To clarify, when the opportunity came to vote against a motion to go to war, Mr Lucas abstained. Furthermore Mr Lucas says that he believes Tony Blair’s assertion that he acted in good faith, a lame excuse by the former Prime Minister to ease his troubled conscience. 
Blair took the country to war without due diligence or proper checks and balances; having withheld evidence from his Cabinet; and based on a claim which has not only transpired to be false, but was known to be false at the time because it was a figment of a spy’s excitable imagination that was inspired by Hollywood blockbuster films.  
Nothing good has come out of this atrocity. Mr Blair must be held jointly responsible for what has transpired and prosecuted. Ian Lucas and his Labour colleagues had a chance to stop him – and they failed.

Mabon ap Gwynfor
Plaid Cymru - The Party Of Wales, Clwyd South

Wrexham Leader 15/7/16

THE SUPPORT of Tony Blair for George Bush’s agenda in the Middle East in the run up to the Iraq war was “a massive mistake”, according to Wrexham MP Ian Lucas.

In a speech in the Commons following the publication of the Chilcot report, Mr Lucas described his reservations at the time – which led him to vote for an amendment opposing the Iraq war. He described a visit to the UN in New York and how the political climate in America led to war.

He told MPs: “The then US Government, acting in the long shadow of 9/11, included people with an agenda to intervene in the middle east. They used that context to justify the intervention.“In the immediate post-9/11 period, they made some really bad judgment calls. InIran, moderate forces had been holding sway before 2003. George Bush then made his dreadful “axis of evil” speech, which was part of the process that shattered any chance of a unified response to 9/11.

The alienation of Iran also had a massive negative impact on the post-war period in Iraq and undermined progress towards reconstruction. It was a massive mistake for the UK Government and Tony Blair to support the Bush and US agenda at that time.

“I am quite certain that Tony Blair acted in good faith. In March 2003, I think he believed, like Hans Blix, that Saddam possessed weapons of mass destruction. I believe that it was through UK insistence that the US agreed to involve the UN as much as it did.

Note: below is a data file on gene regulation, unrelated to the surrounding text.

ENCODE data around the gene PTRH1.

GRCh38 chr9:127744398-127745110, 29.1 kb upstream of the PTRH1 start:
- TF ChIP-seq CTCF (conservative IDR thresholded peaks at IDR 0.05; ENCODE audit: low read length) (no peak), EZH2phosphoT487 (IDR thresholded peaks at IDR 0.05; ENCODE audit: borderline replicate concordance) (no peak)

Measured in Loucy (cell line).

“However, when the UN weapons inspectors asked for more time in March 2003, the allies should have given it to them.

“As Sir John Chilcot concludes at paragraph 339 of the report ‘At the time of the parliamentary vote of 18 March, diplomatic options had not been exhausted. The point had not been reached where military action was the last resort.

Mr Lucas told the House he shared this view – and as a result, voted against the Labour Whip.

He also criticised the Conservatives for failing to scrutinise the then Government, telling MPs: “The official Opposition failed in their constitutional duty to ask the difficult questions and hold the Government to account. It was left to other parties in the House and the Labour Back Benchers to hold the Government to account.

“The failure of the official Opposition to challenge the Prime Minister and theGovernment effectively made his wrong decision easier. This is a big lesson for the official Opposition today.”

Thursday, 14 July 2016

Have you thought about standing for Wrexham council?

Plaid Cymru Wrexham are currently in the process of selecting candidates for the 2016 council elections. We've had more interest than ever before and although we've already selected some candidates, we're keen to make sure as many people as possible have the opportunity to get involved. 

Following a recent membership surge after the European referendum we anticipate putting forward a big team of candidates locally, so If you're interesting in being part of changing Wrexham council for the better, then now's the time to throw your hat in the ring!

If you'd like to find out more, please get in touch with us at plaidwrecsam@gmail.com or call us for a chat on 07747 792 441 and we'll be happy to answer any questions you might have.

Labour MP wants to shut down Welsh farming